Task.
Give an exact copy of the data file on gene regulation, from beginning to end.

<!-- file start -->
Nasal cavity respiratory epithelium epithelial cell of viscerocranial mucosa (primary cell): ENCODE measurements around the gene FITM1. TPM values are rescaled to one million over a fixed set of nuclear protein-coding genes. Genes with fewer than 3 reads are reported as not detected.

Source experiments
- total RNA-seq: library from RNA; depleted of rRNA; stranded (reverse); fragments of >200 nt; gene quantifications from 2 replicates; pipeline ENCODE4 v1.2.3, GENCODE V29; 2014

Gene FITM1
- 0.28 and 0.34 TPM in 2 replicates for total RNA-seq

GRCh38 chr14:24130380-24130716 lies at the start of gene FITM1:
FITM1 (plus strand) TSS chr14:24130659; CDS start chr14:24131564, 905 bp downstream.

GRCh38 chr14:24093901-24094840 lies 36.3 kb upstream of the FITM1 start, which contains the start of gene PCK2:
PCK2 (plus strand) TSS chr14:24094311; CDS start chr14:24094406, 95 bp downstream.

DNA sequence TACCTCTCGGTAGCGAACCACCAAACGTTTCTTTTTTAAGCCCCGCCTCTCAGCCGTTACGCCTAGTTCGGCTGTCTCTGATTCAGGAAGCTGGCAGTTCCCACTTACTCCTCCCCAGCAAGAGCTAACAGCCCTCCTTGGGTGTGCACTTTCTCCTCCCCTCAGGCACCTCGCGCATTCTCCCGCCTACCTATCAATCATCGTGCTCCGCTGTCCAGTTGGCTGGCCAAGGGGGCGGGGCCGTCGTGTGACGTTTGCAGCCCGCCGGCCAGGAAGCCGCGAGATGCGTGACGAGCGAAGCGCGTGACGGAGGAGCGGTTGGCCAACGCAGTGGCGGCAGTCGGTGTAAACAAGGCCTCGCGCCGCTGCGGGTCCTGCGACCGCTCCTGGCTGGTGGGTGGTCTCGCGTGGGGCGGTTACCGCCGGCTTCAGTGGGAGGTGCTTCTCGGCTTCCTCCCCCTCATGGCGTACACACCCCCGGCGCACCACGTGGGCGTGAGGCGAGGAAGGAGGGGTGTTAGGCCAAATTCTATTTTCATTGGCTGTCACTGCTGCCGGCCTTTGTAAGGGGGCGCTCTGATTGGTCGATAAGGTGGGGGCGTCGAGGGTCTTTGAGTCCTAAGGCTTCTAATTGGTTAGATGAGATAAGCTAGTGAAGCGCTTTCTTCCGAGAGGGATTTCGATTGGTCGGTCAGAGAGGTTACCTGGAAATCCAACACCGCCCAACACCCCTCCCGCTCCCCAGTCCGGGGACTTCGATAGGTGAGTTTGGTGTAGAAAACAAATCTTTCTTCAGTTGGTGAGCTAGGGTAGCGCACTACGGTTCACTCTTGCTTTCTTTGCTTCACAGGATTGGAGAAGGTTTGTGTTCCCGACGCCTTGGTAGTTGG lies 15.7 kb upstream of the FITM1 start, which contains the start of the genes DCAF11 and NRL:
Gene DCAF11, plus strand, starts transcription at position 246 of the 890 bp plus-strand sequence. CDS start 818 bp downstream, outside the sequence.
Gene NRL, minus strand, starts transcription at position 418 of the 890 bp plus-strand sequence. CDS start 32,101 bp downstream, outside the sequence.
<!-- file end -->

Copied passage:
Nasal cavity respiratory epithelium epithelial cell of viscerocranial mucosa (primary cell): ENCODE measurements around the gene FITM1. TPM values are rescaled to one million over a fixed set of nuclear protein-coding genes. Genes with fewer than 3 reads are reported as not detected.

Source experiments
- total RNA-seq: library from RNA; depleted of rRNA; stranded (reverse); fragments of >200 nt; gene quantifications from 2 replicates; pipeline ENCODE4 v1.2.3, GENCODE V29; 2014

Gene FITM1
- 0.28 and 0.34 TPM in 2 replicates for total RNA-seq

GRCh38 chr14:24130380-24130716 lies at the start of gene FITM1:
FITM1 (plus strand) TSS chr14:24130659; CDS start chr14:24131564, 905 bp downstream.

GRCh38 chr14:24093901-24094840 lies 36.3 kb upstream of the FITM1 start, which contains the start of gene PCK2:
PCK2 (plus strand) TSS chr14:24094311; CDS start chr14:24094406, 95 bp downstream.

DNA sequence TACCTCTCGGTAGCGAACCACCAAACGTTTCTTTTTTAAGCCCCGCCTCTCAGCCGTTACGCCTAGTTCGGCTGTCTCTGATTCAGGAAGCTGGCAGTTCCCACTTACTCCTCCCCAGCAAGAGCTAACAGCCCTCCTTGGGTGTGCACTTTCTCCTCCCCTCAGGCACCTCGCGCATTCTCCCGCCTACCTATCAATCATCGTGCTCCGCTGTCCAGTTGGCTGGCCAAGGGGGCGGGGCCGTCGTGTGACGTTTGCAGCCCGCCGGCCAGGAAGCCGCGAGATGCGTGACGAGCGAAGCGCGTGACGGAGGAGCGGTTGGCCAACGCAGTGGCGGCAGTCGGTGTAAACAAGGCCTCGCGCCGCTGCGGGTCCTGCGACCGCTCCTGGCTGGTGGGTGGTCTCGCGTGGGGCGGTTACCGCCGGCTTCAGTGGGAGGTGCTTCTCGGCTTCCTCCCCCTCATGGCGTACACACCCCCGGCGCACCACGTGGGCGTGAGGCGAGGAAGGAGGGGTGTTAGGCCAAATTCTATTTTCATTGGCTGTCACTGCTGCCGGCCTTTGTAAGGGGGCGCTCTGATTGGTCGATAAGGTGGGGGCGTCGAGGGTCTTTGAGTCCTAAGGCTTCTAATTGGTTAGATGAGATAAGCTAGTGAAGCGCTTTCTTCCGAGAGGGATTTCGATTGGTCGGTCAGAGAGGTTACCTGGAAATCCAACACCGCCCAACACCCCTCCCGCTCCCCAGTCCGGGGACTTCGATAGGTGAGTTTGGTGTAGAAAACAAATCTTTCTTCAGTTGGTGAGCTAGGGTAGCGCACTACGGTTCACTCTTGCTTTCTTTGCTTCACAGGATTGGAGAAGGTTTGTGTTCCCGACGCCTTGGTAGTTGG lies 15.7 kb upstream of the FITM1 start, which contains the start of the genes DCAF11 and NRL:
Gene DCAF11, plus strand, starts transcription at position 246 of the 890 bp plus-strand sequence. CDS start 818 bp downstream, outside the sequence.
Gene NRL, minus strand, starts transcription at position 418 of the 890 bp plus-strand sequence. CDS start 32,101 bp downstream, outside the sequence.